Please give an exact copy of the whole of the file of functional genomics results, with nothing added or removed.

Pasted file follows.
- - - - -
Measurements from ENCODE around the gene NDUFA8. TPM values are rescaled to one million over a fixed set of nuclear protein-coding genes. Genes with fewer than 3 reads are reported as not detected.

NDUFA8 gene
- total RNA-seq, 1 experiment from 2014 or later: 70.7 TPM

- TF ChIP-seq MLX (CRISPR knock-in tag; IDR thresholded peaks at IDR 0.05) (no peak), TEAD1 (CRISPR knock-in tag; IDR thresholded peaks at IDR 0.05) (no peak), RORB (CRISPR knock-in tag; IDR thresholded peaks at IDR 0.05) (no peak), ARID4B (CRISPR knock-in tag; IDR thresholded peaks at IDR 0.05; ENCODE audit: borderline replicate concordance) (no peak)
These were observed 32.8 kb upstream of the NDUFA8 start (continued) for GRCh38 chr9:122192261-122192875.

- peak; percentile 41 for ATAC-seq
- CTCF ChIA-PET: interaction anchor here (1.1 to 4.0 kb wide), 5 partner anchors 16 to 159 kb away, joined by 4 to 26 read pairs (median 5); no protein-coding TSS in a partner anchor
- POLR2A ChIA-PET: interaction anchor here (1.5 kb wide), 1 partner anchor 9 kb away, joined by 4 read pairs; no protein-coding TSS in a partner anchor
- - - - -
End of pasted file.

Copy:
Measurements from ENCODE around the gene NDUFA8. TPM values are rescaled to one million over a fixed set of nuclear protein-coding genes. Genes with fewer than 3 reads are reported as not detected.

NDUFA8 gene
- total RNA-seq, 1 experiment from 2014 or later: 70.7 TPM

- TF ChIP-seq MLX (CRISPR knock-in tag; IDR thresholded peaks at IDR 0.05) (no peak), TEAD1 (CRISPR knock-in tag; IDR thresholded peaks at IDR 0.05) (no peak), RORB (CRISPR knock-in tag; IDR thresholded peaks at IDR 0.05) (no peak), ARID4B (CRISPR knock-in tag; IDR thresholded peaks at IDR 0.05; ENCODE audit: borderline replicate concordance) (no peak)
These were observed 32.8 kb upstream of the NDUFA8 start (continued) for GRCh38 chr9:122192261-122192875.

- peak; percentile 41 for ATAC-seq
- CTCF ChIA-PET: interaction anchor here (1.1 to 4.0 kb wide), 5 partner anchors 16 to 159 kb away, joined by 4 to 26 read pairs (median 5); no protein-coding TSS in a partner anchor
- POLR2A ChIA-PET: interaction anchor here (1.5 kb wide), 1 partner anchor 9 kb away, joined by 4 read pairs; no protein-coding TSS in a partner anchor